A day before he is to be selected prime minister, Shinzo Abe has shuffled the leadership of the ruling Liberal Democratic Party.  The appointments provide Japan with its first hint of the Abe Administration's priorities.

Shinzo Abe gave a strong signal Monday that his administration will not veer far from the policies of his predecessor, outgoing Prime Minister Junichiro Koizumi.

A day before parliament is due to elect Abe to succeed Mr. Koizumi, the new leader of the Liberal Democratic Party appointed his top political executives.  The man receiving the most attention - both for his past record and what his appointment says about Abe's future policies - is 62-year-old Hidenao Nakagawa, a scandal-tainted veteran of two previous administrations.

Nakagawa resigned as chief cabinet secretary five years ago after he was linked to a top right-wing extremist, and an alleged extramarital affair with a bar hostess was publicized.

Still, during Mr. Koizumi's five years in office, Nakagawa was instrumental in promoting the prime minister's spending cuts and other structural reforms. His appointment to the secretary-general's post is seen as a sign that the new prime minister intends to continue with the Koizumi reforms.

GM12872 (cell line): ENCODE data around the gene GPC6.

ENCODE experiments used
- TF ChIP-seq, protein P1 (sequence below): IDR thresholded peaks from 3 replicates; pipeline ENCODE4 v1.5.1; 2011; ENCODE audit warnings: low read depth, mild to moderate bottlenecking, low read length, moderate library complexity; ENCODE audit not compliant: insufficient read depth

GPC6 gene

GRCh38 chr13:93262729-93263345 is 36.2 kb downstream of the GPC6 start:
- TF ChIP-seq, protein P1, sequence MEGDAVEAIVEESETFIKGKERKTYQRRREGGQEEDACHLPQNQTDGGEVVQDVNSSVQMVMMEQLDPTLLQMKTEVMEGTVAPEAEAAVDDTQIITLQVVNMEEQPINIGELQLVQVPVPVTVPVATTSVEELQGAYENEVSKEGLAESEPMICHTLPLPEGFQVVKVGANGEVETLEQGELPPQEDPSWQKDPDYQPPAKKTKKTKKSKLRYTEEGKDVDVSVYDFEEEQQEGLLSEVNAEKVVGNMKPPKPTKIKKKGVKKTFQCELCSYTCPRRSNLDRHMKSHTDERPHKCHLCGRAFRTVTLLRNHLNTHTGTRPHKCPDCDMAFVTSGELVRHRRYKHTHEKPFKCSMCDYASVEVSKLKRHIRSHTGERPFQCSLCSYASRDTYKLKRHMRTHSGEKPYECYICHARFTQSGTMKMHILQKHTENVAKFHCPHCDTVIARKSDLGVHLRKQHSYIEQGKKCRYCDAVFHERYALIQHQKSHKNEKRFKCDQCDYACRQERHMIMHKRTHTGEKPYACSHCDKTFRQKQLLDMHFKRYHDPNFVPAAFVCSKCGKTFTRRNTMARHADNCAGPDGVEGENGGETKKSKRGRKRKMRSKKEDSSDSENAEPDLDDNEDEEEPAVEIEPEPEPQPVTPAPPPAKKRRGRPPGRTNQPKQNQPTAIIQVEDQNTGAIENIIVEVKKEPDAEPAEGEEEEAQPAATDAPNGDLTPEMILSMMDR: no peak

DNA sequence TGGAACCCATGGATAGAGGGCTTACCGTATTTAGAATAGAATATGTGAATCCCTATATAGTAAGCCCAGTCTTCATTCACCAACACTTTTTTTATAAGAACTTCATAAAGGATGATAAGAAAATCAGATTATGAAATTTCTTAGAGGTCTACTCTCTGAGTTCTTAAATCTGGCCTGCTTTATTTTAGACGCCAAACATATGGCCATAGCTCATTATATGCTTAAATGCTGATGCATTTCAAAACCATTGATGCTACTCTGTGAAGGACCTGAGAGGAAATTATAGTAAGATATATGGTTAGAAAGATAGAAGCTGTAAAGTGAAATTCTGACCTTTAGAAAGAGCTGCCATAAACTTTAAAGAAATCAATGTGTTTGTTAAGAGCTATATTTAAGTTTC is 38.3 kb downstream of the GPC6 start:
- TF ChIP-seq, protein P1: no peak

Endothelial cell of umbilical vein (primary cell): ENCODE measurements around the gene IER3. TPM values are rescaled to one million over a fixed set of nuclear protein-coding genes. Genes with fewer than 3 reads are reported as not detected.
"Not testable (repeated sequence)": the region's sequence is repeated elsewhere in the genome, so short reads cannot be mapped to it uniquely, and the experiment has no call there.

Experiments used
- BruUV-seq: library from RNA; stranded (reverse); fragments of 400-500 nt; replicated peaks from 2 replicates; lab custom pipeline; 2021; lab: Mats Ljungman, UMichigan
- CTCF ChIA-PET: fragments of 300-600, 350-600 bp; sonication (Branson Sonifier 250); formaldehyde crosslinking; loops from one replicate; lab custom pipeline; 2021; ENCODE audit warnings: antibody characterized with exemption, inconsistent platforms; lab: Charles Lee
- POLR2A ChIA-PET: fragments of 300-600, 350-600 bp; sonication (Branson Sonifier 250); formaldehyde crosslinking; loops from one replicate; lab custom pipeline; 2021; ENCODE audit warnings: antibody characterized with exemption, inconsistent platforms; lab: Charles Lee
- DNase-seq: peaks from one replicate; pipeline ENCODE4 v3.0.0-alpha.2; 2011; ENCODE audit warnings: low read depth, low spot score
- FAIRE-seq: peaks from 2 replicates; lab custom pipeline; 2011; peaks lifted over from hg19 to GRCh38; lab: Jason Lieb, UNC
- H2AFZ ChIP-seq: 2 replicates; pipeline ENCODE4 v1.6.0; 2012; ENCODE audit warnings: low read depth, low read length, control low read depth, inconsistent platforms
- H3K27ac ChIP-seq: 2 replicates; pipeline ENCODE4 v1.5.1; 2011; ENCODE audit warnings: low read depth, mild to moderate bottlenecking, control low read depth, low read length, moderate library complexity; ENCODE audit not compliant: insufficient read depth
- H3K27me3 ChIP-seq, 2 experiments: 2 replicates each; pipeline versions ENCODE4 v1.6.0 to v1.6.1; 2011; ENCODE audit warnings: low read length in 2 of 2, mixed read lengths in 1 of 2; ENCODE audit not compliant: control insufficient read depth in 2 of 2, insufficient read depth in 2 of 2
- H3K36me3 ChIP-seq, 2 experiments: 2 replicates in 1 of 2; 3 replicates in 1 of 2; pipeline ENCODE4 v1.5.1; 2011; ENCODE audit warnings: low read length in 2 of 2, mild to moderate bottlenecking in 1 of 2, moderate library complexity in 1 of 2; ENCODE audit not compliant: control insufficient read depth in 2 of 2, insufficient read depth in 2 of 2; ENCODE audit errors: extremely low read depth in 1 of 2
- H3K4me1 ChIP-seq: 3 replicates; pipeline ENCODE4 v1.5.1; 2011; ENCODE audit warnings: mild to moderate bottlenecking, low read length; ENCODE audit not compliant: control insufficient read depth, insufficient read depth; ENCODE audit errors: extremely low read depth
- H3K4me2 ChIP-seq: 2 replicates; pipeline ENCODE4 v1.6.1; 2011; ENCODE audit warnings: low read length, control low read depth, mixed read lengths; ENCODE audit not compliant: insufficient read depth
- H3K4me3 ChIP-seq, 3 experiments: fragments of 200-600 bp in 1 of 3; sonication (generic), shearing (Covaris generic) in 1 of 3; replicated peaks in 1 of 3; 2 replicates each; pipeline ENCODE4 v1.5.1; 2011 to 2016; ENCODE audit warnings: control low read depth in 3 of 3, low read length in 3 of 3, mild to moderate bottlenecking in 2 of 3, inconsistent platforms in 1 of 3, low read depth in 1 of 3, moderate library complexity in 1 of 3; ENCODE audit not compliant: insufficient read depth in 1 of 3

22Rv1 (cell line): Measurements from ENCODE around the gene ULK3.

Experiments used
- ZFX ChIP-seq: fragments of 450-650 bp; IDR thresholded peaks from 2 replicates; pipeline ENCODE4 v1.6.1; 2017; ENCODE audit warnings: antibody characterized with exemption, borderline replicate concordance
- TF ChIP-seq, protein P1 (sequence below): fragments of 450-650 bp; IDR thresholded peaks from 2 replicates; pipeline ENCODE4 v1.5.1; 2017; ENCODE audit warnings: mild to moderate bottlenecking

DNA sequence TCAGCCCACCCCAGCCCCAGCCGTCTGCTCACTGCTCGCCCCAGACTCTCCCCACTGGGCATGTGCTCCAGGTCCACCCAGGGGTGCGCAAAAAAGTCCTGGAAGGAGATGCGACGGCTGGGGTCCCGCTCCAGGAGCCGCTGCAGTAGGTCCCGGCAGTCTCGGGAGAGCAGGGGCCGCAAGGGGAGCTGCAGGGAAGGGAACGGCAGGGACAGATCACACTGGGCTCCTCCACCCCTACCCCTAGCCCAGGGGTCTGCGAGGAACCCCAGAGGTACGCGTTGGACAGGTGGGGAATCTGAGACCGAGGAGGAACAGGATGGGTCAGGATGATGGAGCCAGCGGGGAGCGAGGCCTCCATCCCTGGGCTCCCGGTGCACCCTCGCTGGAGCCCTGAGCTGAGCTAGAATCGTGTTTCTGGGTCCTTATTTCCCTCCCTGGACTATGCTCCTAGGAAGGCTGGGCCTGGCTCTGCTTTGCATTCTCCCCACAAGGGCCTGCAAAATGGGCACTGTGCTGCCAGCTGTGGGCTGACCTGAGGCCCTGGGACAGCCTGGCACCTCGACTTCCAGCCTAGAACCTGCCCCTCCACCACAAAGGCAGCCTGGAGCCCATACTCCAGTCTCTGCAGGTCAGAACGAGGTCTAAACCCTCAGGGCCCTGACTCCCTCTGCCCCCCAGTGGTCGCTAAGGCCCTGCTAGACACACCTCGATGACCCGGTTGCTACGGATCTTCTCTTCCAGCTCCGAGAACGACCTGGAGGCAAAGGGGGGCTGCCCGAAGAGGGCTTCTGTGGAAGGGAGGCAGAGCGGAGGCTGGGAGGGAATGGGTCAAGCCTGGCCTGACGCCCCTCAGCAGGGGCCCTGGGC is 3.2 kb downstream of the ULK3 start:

Analyst Kenichi Nagura, who monitors Japanese politics for Medley Global Advisors, says one of Nakagawa's early jobs will be to limit damage to the L.D.P in next year's upper house elections - which will be the first major electoral test for Abe's administration.

"Many people say the L.D.P. will lose the election. The L.D.P. secretary-general is in charge of the election, so Nakagawa will put his effort on the election," Nagura says.

Nakagawa shares Abe's hawkish views on North Korea, and his desire to revise the pacifist constitution imposed on Japan by the United States after World War Two.  The appointment makes him second in the party after Abe himself.

On Tuesday, shortly after being selected as prime minister, Abe is to name his cabinet members. Analysts say it will likely include a number of familiar faces from the Koizumi Administration - a further sign that nothing significantly new is expected regarding domestic policies with the change of administrations.